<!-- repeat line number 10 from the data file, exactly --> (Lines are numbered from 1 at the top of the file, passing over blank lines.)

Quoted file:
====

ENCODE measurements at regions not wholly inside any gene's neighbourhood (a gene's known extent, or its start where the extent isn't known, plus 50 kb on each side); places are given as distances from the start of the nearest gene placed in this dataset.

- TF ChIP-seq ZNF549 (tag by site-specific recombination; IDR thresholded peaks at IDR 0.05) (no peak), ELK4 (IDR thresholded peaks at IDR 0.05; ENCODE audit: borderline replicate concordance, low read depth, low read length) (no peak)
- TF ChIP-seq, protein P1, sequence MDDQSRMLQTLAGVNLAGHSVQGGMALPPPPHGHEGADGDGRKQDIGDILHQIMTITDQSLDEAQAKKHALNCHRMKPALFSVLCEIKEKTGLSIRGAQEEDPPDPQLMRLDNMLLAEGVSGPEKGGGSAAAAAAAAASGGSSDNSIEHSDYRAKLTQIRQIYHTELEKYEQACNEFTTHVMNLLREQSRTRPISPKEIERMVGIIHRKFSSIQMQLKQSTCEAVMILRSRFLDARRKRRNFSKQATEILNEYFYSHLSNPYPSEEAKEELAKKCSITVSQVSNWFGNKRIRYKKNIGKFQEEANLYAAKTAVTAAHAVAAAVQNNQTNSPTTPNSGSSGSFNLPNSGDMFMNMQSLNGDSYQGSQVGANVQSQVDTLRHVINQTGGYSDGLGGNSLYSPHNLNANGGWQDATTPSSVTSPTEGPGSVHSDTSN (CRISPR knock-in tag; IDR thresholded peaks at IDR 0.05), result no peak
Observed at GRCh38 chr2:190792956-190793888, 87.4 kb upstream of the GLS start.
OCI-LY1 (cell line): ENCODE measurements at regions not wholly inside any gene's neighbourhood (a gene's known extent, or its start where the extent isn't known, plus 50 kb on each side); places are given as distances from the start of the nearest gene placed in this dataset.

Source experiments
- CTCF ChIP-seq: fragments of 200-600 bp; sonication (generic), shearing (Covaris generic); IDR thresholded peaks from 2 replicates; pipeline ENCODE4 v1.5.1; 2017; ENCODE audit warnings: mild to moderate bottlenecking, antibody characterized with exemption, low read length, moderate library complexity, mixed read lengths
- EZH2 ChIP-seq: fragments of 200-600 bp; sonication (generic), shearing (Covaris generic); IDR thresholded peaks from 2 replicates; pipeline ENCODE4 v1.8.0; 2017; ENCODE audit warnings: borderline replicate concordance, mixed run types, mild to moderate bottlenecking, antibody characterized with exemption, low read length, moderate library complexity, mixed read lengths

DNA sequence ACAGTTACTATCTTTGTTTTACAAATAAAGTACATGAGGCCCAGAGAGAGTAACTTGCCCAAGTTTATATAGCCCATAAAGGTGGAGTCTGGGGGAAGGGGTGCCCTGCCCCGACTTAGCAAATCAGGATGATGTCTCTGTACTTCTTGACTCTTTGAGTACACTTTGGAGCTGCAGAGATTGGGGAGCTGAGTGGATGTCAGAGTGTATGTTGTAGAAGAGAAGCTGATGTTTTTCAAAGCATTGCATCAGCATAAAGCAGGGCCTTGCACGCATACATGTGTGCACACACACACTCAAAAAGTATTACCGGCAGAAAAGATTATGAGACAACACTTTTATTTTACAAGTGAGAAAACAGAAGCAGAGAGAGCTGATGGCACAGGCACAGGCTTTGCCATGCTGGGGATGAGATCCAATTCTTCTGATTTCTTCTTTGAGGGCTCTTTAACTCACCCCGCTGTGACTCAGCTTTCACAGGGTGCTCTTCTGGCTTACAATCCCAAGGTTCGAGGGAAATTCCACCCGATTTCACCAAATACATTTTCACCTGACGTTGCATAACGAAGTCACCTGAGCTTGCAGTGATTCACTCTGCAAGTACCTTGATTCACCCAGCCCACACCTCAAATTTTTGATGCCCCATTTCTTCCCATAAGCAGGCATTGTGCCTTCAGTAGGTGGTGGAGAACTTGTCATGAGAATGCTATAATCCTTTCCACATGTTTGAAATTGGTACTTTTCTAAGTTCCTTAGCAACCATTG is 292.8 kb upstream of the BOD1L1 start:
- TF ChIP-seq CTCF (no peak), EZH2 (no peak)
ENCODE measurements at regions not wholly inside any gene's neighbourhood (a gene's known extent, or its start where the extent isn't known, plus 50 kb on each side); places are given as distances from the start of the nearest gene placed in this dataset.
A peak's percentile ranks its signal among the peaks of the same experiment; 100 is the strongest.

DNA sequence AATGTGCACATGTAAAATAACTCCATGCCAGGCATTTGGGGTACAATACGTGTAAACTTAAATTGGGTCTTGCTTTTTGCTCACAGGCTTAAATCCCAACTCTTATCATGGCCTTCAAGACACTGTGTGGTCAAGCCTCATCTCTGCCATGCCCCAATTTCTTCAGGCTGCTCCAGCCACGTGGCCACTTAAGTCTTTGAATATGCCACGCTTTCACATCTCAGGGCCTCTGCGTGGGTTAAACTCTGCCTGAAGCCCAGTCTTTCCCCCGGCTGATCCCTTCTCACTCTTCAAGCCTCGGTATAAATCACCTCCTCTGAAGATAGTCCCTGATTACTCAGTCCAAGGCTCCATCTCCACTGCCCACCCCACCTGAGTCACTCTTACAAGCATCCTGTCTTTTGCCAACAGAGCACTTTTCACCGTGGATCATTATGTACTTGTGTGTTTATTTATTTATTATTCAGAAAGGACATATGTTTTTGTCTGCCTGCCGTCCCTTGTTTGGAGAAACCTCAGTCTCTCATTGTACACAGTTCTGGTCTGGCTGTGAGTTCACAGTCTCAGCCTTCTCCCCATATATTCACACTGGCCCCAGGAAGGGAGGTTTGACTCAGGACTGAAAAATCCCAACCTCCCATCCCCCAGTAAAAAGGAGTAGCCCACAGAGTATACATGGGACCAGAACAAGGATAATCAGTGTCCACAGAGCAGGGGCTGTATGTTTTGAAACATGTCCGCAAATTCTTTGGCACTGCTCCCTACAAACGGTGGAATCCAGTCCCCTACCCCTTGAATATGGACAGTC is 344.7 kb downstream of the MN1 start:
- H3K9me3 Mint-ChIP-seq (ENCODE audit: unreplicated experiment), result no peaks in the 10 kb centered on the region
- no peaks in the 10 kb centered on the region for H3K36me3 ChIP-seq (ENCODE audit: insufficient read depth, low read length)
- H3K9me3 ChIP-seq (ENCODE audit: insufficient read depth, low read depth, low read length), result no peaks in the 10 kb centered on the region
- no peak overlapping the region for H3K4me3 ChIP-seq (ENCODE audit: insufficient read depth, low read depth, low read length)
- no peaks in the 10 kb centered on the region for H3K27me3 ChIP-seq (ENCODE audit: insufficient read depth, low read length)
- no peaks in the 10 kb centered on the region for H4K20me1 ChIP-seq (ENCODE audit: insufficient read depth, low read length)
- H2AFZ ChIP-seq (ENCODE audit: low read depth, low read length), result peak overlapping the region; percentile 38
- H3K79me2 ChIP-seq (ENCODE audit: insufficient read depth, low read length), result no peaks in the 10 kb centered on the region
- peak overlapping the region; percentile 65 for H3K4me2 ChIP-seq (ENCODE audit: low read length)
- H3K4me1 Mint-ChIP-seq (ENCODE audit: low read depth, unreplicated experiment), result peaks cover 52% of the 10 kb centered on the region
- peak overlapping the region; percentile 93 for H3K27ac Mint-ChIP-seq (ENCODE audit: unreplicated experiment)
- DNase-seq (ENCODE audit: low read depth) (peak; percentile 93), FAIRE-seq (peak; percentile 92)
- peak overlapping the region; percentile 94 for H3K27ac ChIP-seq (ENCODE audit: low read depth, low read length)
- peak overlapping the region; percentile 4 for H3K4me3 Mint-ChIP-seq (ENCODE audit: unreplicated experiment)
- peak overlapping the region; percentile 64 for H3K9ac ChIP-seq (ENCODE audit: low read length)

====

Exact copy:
- TF ChIP-seq CTCF (no peak), EZH2 (no peak)